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Health Serv Res. 2004 August; 39(4 Pt 1): 695–708.
PMCID: PMC1361033

Quality of Health Care: The Views of Homeless Youth

Abstract

Objective

To develop homeless-youth-identified process and outcome measures of quality of health care.

Data Sources/Study Setting

Primary data collection with homeless youth from both street and clinic settings in Seattle, Washington, for calendar year 2002.

Study Design

The research was a focused ethnography, using key informant and in-depth individual interviews as well as focus groups with a purposeful sample of 47 homeless youth aged 12–23 years.

Data Collection/Extraction Methods

All interviews and focus groups were tape-recorded, transcribed, and preliminarily coded, with final coding cross-checked and verified with a second researcher.

Principal Findings

Homeless youth most often stated that cultural and interpersonal aspects of quality of care were important to them. Physical aspects of quality of care reported by the youth were health care sites separate from those for homeless adults, andsites that offered a choice of allopathic and complementary medicine. Outcomes of health care included survival of homelessness, functional and disease-state improvement, and having increased trust and connections with adults and with the wider community.

Conclusions

Homeless youth identified components of quality of care as well as how quality of care should be measured. Their perspectives will be included in a larger follow-up study to develop quality of care indicators for homeless youth.

Keywords: Homeless youth, quality of care, qualitative research, primary care

Homeless youth are a medically underserved and vulnerable population in the United States. Based on recent research using a nationally representative sample of U.S. households, homelessness in adolescents ages 12–17 is more common than for adults (Ringwalt et al. 1998). In the United States and worldwide, communities commit resources and policies to address the problems and the needs of homeless youth, but comparatively few resources are placed on attempts to evaluate the impact of these policies and programs on the lives of homeless youth. Having ways to measure quality of care for homeless youth can help health programs establish performance monitoring in order to test and refine approaches to health care provision. Since homeless youth are more vulnerable and at-risk for negative health, improved quality of care for homeless youth has the potential for greater pay-off than for other groups of adolescents.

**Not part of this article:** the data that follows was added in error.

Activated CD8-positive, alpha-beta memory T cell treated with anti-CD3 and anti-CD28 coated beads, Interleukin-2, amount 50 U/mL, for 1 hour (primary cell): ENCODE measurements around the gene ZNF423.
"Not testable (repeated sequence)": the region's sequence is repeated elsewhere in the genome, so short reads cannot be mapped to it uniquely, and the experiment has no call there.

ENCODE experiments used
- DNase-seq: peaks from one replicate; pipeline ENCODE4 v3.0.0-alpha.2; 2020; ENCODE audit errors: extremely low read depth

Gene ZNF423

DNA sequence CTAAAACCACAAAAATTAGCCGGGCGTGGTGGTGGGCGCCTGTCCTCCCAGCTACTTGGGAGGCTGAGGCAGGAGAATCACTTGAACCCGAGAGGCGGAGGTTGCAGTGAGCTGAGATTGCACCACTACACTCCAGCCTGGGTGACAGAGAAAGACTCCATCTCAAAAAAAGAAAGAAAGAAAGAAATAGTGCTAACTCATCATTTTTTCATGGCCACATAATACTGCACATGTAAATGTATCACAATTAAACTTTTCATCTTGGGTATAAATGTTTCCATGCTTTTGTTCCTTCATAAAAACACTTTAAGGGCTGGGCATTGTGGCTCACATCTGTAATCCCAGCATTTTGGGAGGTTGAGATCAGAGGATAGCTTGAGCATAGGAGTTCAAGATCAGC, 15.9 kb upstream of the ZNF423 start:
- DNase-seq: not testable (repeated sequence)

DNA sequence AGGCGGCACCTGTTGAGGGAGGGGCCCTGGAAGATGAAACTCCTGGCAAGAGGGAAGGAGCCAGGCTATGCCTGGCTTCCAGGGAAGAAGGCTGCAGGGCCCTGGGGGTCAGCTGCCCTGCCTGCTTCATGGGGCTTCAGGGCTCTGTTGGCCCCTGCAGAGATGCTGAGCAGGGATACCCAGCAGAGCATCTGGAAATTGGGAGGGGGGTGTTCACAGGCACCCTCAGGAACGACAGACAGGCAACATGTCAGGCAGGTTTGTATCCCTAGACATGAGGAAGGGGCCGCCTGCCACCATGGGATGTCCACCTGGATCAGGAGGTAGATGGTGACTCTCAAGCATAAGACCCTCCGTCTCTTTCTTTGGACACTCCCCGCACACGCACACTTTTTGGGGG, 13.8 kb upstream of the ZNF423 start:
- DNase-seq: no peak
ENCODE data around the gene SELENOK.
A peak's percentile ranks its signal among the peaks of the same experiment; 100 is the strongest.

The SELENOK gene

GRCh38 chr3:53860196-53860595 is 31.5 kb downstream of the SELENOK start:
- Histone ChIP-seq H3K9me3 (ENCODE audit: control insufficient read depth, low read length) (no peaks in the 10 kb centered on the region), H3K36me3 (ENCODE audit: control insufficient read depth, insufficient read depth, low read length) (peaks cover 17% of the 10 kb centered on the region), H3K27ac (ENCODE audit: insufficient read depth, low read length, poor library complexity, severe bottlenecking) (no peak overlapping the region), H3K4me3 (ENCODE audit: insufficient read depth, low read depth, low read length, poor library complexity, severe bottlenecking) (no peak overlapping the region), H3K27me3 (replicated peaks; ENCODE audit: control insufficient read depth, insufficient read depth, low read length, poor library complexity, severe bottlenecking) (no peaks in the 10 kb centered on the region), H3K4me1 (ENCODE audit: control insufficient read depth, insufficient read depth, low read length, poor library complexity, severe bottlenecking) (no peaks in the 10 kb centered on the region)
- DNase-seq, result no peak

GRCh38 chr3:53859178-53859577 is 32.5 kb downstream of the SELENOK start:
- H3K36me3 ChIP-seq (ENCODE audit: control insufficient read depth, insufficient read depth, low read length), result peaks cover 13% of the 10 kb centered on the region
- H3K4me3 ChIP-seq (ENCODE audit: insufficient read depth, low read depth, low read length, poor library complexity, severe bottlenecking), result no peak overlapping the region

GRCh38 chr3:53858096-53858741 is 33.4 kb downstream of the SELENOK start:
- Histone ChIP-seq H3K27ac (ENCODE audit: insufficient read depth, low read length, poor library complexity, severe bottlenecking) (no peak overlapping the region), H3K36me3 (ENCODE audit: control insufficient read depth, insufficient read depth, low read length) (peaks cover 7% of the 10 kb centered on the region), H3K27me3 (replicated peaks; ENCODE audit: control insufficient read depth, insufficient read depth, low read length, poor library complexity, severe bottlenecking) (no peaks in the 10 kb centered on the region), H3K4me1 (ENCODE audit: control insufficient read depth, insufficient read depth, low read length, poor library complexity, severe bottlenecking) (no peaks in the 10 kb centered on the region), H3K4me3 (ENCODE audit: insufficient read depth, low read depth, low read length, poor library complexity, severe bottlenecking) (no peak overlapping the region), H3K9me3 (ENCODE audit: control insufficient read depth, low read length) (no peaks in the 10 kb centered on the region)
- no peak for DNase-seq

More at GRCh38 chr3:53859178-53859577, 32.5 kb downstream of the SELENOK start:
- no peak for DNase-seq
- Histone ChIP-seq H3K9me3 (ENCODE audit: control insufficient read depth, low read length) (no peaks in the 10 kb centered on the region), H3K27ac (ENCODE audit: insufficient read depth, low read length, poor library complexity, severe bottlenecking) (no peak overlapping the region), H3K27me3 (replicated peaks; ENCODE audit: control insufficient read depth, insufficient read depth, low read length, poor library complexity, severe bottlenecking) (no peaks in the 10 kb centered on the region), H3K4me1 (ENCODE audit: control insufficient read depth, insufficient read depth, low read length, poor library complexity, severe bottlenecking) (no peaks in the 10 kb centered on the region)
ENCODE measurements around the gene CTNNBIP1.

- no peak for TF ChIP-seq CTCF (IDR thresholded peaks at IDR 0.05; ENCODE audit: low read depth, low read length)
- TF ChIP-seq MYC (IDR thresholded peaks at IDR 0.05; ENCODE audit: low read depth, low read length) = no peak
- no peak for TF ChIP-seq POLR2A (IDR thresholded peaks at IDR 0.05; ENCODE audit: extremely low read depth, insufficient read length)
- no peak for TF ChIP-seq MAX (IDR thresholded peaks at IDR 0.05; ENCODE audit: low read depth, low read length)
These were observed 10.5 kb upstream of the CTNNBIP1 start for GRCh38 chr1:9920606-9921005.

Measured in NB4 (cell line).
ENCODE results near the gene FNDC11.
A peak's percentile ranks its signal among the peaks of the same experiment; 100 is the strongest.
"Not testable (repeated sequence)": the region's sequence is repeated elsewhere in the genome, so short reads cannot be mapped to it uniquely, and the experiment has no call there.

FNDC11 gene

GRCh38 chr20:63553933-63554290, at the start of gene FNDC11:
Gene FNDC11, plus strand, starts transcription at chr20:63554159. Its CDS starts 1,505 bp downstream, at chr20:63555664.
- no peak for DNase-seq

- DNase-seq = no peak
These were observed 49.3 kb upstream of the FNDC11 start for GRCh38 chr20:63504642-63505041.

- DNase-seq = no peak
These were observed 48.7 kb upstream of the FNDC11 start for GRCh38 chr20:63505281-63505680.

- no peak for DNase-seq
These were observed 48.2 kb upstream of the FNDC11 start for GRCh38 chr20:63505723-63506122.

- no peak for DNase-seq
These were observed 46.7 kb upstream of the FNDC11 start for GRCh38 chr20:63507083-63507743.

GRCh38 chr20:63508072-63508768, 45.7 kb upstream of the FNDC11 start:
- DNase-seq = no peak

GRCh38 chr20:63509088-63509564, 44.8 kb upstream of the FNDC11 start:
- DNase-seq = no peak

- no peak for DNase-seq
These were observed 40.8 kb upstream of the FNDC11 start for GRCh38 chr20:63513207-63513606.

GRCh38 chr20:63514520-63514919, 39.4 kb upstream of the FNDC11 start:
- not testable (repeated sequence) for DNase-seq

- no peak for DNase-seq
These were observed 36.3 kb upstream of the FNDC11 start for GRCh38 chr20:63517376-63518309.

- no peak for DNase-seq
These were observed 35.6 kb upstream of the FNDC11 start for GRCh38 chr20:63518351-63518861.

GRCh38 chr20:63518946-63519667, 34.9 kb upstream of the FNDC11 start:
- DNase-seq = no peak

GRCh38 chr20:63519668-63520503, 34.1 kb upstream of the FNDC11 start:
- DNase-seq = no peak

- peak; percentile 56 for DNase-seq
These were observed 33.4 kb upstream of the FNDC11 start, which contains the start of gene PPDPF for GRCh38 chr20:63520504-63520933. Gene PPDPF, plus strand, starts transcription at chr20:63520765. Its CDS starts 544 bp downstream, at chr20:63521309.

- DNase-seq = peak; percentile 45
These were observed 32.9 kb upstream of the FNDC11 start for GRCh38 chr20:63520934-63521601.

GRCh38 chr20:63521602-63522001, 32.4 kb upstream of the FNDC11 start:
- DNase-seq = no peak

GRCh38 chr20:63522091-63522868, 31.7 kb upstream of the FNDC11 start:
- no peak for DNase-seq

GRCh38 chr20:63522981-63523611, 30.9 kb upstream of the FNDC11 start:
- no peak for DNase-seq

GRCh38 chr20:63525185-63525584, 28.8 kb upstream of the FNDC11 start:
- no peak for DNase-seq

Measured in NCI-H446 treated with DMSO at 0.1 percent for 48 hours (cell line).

Adolescents in general have unique barriers to access of appropriate health care and exhibit poor patterns of preventive primary health care (Wienick, Weiger, and Cohen 1998). Adolescents face barriers to health care including confusion over ability to legally consent for their own care, concerns over confidentiality of care, office hours that conflict with school, and discomfort with traditional adult-oriented health care settings (Klein et al. 1999). Of all age groups in this country, adolescents (including young adults) are the most likely to be uninsured or underinsured (English and Morreale 2003).

Homeless people, including adults and adolescents, are characterized as having inadequate access to primary health care, and as seeking care at emergency departments (EDs) only after they are no longer able to ignore their health condition (Geber 1997; Institute of Medicine 1998). Being homeless creates health problems and makes health care more difficult to obtain, especially since basic needs such as food and shelter take priority over health care (Gelberg 1997; Zerger 2002). Homeless youth have greater problems with access to care than do homeless adults or nonhomeless adolescents, including a more profound lack of insurance/payment source, greater anxiety over confidentiality, more confusion over ability to consent for their own care, and less tolerance of lengthy waiting times and intake forms (Ensign and Gittelsohn 1998; Klein et al. 2000). An important and often overlooked factor in homeless youth access to care is that they do not have an adult to help them navigate the increasingly complex health care system. While the main structural factors of health care affecting access to care are known for homeless youth, the process and outcome factors are not well established.